The Economic and Social Research Institute has said economic growth this year will be 1.3%.

Growth is now expected to be weaker than previously forecast because of the slowdown in the eurozone and the UK, Ireland's main export markets.

The growth forecast matches the figure predicted by the Central Bank earlier this week.

The ESRI said it expects 2013 will be one of the toughest years yet for the Government to achieve its Budget targets.

Growth levels are well below forecasts from the time of the bailout plan, leaving the Government with less tax revenue than planned.

Spending has also been higher than planned, particularly in health and social welfare. There is also an extra €3bn in debt interest payments due this year.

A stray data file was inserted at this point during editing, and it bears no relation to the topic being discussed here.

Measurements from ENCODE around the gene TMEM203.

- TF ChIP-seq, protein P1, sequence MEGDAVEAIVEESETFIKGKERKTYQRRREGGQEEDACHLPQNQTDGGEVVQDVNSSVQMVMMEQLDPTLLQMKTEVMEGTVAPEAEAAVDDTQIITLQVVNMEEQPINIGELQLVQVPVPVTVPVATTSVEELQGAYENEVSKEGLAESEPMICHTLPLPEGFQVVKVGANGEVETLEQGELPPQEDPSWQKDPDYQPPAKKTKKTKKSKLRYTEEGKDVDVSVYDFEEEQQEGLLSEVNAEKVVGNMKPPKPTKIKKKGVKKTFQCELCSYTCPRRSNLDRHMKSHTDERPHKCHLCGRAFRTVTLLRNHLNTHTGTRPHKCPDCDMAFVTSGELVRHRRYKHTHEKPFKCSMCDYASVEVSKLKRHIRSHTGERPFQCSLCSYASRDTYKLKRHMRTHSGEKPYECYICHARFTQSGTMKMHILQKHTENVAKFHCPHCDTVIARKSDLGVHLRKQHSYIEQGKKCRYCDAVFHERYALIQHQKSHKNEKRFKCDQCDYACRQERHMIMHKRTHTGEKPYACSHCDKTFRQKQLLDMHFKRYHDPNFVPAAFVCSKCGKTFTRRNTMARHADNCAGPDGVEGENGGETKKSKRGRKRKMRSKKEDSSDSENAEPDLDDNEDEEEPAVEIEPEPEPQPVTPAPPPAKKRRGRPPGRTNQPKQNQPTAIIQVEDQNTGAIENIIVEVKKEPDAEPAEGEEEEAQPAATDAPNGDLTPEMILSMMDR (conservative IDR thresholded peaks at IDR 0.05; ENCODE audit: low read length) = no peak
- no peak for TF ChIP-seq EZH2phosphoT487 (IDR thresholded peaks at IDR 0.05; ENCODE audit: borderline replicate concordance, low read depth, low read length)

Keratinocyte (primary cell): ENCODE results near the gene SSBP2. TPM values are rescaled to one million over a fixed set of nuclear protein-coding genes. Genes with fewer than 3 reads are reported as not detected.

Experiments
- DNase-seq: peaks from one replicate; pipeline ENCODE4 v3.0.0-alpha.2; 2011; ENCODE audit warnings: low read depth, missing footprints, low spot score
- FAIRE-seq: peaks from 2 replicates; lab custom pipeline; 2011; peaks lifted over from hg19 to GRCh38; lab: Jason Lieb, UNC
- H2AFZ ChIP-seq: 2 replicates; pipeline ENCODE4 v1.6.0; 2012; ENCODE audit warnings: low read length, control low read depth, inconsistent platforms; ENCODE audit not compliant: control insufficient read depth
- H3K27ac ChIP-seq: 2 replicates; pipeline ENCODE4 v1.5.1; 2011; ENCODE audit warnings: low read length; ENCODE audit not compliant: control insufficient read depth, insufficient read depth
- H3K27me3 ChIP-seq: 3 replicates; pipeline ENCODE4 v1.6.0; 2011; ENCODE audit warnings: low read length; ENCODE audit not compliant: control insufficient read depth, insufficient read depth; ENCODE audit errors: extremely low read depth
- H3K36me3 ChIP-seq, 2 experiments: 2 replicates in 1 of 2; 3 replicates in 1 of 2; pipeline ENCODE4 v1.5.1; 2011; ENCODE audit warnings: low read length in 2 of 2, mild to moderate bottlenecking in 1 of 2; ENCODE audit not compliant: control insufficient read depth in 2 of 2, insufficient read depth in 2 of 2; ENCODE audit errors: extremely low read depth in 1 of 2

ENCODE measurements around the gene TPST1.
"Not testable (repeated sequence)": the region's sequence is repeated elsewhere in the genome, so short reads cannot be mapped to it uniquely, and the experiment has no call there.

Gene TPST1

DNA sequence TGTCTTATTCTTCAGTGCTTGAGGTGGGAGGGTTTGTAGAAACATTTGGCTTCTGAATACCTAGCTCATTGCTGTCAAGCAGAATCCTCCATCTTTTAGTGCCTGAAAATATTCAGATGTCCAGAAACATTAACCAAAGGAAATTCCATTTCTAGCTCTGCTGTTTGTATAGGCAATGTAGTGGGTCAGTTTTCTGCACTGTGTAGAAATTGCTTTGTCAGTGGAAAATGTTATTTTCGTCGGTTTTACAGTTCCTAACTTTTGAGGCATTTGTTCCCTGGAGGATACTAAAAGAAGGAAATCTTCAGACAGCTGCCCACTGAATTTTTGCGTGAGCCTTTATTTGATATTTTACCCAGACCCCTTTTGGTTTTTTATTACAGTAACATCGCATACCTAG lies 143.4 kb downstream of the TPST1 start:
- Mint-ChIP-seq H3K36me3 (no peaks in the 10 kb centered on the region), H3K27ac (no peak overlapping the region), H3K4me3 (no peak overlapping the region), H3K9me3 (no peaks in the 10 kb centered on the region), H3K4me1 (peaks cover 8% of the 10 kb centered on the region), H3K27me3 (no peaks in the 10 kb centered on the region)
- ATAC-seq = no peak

The ESRI foresees a contribution to growth from the domestic economy for the first time in five years, driven mainly by business investment.

It said an extension of the Croke Park Agreement along the lines under discussion would help the Government meet its targets for 2014.

Speaking on RTÉ’s Morning Ireland, David Duffy, one of the authors of the ESRI's Quarterly Economic Commentary said that with lower-than-expected revenues reaching targets would be difficult but achievable.

Mr Duffy said: "I should say, we do think the Government will reach the target, but it does represent a challenge this year."

He said next year the challenge will be less, as the ESRI predicts growth picking up to 2.3%. He added that if the Croke Park extension is agreed on, it will provide momentum for 2014.

Mr Duffy also said the unemployment rate will fall a little this year, partly because of continued emigration, but also because of job creation.